Last month, Regina fire crews responded to 24 carbon monoxide-related calls — an increase of nearly 50 per cent from the 13 calls in December 2020.
Deputy Fire Chief Neil Sundeen told the Greg Morgan Morning Show that when intakes and exhausts on homes are blocked with ice, people run the risk of carbon monoxide backing up into their homes.
Residents want to make sure there is adequate airflow going in and out at all times.
“You’ll have two. One is the air intake and one is the exhaust. The air intake will be frost-covered and the exhaust could very well be ice-covered. You want to make sure those are kept clear and that there’s space around them,” Sundeen explained.
He told Morgan a carbon monoxide detector is a device the fire department cannot recommend enough.
“Carbon monoxide is silent, there’s no smell to it and you can’t tell it’s there until it’s too late,” he said. “It accumulates in your system and can cause people to die.”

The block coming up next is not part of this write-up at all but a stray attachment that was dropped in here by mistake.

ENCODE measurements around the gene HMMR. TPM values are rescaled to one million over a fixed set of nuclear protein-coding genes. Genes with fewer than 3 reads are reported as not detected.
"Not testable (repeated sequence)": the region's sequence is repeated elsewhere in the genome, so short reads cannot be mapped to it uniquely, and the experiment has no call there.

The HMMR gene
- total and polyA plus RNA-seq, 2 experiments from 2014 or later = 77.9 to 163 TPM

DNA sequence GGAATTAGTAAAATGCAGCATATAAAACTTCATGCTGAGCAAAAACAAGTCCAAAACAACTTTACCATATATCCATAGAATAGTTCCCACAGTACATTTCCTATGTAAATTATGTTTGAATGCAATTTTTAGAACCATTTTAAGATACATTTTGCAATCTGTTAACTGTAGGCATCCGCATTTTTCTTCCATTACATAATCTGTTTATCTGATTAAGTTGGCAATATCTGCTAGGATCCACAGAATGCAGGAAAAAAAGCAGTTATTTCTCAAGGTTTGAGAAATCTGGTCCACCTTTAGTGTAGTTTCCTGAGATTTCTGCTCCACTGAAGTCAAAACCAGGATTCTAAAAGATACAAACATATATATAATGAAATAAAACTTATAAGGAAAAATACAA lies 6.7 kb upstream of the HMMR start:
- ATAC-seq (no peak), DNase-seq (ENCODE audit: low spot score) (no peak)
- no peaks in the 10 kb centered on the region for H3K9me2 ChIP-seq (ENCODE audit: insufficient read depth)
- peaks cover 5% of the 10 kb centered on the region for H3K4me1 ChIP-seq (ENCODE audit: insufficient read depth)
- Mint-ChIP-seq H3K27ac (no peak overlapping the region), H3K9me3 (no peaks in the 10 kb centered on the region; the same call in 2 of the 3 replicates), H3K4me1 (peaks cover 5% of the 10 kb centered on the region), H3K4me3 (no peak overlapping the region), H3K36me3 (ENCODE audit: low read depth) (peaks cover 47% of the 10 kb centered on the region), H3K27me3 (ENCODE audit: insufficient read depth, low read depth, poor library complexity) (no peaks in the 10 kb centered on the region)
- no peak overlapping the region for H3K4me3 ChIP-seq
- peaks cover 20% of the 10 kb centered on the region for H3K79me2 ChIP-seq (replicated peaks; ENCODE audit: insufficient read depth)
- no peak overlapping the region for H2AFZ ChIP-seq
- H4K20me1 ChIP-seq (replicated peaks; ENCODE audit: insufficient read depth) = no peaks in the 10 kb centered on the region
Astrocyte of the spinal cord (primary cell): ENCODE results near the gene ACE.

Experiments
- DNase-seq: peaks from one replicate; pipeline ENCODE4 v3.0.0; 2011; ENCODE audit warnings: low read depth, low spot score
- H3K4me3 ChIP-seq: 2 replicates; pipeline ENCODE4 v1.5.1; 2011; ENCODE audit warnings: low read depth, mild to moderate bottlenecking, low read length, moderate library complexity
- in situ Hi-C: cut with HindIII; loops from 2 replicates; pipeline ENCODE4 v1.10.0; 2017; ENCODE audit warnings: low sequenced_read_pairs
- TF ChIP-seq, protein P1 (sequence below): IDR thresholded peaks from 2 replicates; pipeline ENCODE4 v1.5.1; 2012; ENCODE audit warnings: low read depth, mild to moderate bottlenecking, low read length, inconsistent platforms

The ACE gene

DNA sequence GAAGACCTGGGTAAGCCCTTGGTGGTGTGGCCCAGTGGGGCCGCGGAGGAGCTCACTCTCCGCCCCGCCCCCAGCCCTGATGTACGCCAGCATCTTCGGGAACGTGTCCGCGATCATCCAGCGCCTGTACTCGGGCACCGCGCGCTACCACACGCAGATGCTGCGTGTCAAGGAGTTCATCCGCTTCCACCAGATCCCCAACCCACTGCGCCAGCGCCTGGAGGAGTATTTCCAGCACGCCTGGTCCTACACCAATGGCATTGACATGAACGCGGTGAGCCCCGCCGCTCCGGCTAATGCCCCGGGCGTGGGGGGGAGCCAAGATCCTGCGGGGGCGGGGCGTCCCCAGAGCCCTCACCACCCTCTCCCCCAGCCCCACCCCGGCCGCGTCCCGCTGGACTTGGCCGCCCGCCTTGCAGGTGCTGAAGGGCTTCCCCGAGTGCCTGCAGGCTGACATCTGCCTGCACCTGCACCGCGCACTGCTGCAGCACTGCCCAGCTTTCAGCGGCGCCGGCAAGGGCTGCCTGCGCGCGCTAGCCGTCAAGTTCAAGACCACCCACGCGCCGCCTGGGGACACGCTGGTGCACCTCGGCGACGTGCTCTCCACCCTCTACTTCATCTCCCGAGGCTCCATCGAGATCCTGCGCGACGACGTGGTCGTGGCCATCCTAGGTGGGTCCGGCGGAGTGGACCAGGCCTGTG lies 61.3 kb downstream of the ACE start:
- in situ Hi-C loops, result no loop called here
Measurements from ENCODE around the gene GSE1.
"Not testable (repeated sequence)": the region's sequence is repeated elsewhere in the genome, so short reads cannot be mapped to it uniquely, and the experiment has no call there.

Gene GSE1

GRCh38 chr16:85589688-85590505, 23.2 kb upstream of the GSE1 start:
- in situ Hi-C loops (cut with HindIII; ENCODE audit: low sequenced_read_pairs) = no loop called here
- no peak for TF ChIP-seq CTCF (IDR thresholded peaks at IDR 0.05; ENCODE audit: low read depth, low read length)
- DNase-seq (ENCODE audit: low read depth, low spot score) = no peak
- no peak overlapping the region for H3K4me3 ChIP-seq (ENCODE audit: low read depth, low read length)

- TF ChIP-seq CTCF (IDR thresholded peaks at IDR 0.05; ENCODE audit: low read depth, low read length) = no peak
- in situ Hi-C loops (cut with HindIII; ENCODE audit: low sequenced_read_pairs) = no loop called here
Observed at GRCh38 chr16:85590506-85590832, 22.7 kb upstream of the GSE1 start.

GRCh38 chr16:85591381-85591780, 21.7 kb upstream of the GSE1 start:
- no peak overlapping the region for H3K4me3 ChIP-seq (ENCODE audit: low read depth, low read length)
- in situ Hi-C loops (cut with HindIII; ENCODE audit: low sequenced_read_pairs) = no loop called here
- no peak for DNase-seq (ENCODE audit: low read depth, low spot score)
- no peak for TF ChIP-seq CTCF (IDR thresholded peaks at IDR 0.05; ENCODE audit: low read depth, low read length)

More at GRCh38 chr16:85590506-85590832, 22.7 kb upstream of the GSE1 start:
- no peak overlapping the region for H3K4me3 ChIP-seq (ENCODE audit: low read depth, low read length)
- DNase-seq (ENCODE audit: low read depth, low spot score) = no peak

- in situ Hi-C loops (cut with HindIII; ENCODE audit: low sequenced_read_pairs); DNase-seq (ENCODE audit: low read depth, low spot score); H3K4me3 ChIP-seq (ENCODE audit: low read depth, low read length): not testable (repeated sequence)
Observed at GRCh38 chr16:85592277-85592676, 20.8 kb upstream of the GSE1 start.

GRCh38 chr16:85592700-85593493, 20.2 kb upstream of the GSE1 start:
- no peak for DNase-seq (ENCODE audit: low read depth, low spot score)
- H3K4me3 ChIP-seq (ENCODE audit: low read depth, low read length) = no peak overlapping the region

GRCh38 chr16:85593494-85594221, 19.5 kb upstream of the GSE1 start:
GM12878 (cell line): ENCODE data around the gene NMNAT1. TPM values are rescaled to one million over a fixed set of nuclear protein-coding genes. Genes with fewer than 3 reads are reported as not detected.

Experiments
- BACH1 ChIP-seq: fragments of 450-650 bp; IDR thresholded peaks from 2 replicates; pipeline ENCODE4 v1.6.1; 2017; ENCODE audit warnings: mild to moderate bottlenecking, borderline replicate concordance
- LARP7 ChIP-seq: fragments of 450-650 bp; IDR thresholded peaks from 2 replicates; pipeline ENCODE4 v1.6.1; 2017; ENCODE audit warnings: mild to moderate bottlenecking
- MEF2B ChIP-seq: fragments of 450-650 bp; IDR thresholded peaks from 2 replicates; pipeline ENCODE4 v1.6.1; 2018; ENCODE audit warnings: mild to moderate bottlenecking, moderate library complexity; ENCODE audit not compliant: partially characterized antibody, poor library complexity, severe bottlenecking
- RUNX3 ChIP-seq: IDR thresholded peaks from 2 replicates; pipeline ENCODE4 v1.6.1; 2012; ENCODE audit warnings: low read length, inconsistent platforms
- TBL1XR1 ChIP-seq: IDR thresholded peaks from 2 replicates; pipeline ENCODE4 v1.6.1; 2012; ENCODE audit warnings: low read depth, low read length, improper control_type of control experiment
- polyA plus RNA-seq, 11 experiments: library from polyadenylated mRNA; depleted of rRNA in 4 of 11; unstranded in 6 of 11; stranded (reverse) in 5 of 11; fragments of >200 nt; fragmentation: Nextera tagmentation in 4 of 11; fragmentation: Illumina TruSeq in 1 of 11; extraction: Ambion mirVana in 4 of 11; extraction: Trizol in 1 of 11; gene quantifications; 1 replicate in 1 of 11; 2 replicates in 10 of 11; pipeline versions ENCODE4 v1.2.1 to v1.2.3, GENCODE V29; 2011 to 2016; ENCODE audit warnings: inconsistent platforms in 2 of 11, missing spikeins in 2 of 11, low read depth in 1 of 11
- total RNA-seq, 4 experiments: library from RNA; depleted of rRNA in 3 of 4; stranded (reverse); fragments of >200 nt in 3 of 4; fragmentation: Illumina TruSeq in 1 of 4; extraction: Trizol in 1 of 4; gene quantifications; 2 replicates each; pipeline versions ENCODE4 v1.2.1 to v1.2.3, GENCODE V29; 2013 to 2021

Some signs and symptoms include headaches and getting tired. Pets also can get lethargic.
Last week in Saskatoon, firefighters responded to a carbon monoxide call at a hotel due to a defective rooftop heating unit. So far in 2022, the Saskatoon Fire Department has attended to four calls involving carbon monoxide.
Fire departments are also sending out a warning about space heaters.
Just in the last 10 days, there have been two structure fires in Regina caused by improperly used space heaters.
Sundeen said if people are warming a room up with a space heater, it should be at least a metre and a half away from any combustible materials.
“So that’s blankets, tarps, couches, chairs or you,” he said.
Sundeen said all space heaters should be CSA approved and always used to the manufacturer’s specifications.